Combustion of Fuel Mixtures Containing Crude Glycerol (CG): Important Role of Interactions between CG and Fuel Components in Particulate Matter Emission
|dc.identifier.citation||Feng, C. and Zhang, M. and Wu, H. 2018. Combustion of Fuel Mixtures Containing Crude Glycerol (CG): Important Role of Interactions between CG and Fuel Components in Particulate Matter Emission. Industrial & Engineering Chemistry Research. 57: pp. 4132-4138.|
The paper reports an investigation into the effect of interactions among fuel components on the emission of particulate matter with aerodynamic diameter of <10 µm (PM10) during the combustion of fuel mixtures containing a formulated crude glycerol (CG) in air at 1400 °C. The experimental program considers four fuel components, that is, bio-oil, water-soluble fraction of bio-oil (WSF), biochar, and CG, two fuel blends, that is, bio-oil/methanol/CG blend (BMCG) and WSF/CG blend (WSFCG), and four slurry fuels, that is, bio-oil/biochar slurry (BB), WSF/biochar slurry (WSFB), BMCG/biochar slurry (BMCGB), and WSFCG/biochar slurry (WSFCGB). The results show that PM10 from the combustion of CG-containing fuel blends (i.e., BMCG and WSFCG) have unimodal distributions with a fine mode at ~0.043 µm. Therefore, the PM10 are dominantly PM1, which contributes to ~88.2 and ~99.3% of the total PM10 during the combustion of BMCG and WSFCG, respectively. However, the combustion of CG-containing slurry fuels (i.e., BMCGB or WSFCGB) produces PM10 having bimodal distributions with a fine mode at ~0.022 µm and a coarse mode at ~2.438 µm. The introduction of biochar increases the contribution of PM1–10 to the total PM10 from ~11.8 and ~0.7% for BMCG and WSFCG to ~53.1 and ~8.4% for BMCGB and WSFCGB, respectively. For CG-containing fuel blends, the interactions between CG and other fuel components result in enhanced chlorination of volatile inorganic species due to the abundant Cl originated from CG, leading to increasing emissions of these species in PM1. For CG-containing slurry fuels, such enhanced chlorination also takes place for both volatile and refractory inorganic species in biochar, leading to increasing emission of both volatile and refractory inorganic species in PM1 and decreasing emission of refractory inorganic species in PM1–10.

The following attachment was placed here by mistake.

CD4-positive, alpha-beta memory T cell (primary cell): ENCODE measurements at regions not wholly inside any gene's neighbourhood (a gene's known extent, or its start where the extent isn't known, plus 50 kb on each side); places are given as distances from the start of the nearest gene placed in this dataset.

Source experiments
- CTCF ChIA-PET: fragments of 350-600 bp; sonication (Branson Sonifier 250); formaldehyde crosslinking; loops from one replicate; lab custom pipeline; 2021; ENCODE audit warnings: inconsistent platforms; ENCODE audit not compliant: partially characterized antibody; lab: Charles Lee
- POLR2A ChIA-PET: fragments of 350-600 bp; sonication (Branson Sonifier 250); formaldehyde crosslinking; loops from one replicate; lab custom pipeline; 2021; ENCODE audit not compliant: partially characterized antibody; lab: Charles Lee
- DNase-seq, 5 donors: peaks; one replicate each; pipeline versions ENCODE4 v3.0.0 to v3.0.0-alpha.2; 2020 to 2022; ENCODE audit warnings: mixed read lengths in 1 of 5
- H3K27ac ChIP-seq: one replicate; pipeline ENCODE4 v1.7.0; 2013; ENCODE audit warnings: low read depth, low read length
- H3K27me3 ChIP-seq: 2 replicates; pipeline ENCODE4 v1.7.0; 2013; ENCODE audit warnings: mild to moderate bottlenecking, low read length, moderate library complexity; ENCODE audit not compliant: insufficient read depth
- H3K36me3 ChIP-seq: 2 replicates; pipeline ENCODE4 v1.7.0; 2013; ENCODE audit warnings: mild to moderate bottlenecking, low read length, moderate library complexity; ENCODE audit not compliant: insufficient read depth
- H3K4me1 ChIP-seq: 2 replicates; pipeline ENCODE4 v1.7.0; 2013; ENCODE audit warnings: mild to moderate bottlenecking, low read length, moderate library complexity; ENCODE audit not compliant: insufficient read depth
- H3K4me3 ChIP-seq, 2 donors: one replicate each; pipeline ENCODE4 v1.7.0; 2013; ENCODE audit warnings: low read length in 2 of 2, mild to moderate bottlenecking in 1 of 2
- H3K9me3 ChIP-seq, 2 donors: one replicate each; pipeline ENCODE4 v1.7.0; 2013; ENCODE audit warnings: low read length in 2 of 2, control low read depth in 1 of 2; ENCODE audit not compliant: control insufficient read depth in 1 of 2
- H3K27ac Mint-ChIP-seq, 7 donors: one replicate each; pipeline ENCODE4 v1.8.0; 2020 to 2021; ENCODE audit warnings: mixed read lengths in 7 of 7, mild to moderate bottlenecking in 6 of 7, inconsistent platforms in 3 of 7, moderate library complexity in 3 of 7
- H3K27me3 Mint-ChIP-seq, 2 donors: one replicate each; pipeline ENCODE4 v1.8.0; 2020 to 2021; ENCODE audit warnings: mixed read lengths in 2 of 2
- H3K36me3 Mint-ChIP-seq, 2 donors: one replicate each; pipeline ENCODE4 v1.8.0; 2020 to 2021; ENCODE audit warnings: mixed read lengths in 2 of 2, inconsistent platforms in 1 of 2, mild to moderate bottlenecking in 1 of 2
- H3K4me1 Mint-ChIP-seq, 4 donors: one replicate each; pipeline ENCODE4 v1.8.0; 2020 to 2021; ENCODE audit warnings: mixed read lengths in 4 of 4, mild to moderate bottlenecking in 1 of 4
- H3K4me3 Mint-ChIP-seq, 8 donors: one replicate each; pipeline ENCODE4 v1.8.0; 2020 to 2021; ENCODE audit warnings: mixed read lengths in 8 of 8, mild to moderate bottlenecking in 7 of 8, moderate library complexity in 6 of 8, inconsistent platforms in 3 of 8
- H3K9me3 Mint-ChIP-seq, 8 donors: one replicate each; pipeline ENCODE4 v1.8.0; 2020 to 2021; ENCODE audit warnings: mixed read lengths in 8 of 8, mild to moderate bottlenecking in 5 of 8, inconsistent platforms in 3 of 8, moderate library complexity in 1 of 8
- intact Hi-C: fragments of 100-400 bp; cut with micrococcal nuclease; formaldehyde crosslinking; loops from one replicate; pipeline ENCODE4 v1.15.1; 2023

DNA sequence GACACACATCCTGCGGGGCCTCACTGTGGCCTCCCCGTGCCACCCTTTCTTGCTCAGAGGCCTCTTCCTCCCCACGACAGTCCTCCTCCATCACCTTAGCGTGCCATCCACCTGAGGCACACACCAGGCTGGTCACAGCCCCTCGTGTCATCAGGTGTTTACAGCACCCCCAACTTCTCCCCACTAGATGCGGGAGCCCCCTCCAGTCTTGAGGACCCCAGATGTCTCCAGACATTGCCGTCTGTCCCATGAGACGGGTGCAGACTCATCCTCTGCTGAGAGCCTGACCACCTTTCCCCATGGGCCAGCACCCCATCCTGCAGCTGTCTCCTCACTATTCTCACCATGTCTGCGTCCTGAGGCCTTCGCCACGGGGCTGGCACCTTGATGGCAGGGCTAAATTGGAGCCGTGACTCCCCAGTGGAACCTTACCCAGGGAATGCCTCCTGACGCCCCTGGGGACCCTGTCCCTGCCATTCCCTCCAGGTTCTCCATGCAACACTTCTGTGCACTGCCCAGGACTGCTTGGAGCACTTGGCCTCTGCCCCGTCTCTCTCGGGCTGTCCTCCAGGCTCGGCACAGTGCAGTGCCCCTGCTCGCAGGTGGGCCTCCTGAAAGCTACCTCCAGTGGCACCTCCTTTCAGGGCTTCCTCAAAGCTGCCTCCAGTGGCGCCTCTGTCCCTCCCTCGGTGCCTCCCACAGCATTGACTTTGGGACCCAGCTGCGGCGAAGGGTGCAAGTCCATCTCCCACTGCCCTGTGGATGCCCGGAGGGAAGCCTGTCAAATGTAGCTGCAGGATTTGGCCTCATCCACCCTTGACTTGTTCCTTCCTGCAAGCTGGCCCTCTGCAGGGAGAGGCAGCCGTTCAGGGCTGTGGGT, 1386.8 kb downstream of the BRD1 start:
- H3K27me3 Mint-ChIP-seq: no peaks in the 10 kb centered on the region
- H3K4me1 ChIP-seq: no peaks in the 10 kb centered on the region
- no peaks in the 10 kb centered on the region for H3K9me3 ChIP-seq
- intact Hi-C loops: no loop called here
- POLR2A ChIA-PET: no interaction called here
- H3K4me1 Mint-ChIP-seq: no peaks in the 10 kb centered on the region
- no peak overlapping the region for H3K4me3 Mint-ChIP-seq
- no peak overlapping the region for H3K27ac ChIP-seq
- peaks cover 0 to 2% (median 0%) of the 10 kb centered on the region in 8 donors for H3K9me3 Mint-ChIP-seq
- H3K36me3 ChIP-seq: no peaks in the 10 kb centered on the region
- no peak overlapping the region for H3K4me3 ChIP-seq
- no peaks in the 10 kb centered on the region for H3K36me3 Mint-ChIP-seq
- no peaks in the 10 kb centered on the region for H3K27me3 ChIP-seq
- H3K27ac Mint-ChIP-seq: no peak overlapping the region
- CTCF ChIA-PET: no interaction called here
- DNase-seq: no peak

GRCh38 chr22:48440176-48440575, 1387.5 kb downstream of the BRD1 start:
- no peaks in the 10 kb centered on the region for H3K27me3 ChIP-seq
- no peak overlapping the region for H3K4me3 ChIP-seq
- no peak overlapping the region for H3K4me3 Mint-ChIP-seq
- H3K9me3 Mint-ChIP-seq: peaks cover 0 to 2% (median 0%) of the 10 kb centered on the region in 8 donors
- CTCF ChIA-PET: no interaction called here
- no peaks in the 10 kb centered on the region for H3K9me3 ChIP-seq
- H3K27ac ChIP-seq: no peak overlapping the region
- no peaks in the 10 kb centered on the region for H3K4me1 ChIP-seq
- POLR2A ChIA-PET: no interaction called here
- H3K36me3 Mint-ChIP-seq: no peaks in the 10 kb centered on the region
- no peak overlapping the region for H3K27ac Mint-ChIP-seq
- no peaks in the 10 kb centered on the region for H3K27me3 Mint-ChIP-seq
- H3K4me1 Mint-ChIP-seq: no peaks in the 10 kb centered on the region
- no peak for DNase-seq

|dc.publisher||American Chemical Society|
|dc.title||Combustion of Fuel Mixtures Containing Crude Glycerol (CG): Important Role of Interactions between CG and Fuel Components in Particulate Matter Emission|
|dcterms.source.title||Industrial & Engineering Chemistry Research|
|curtin.department||Department of Chemical Engineering|
|curtin.accessStatus||Fulltext not available|
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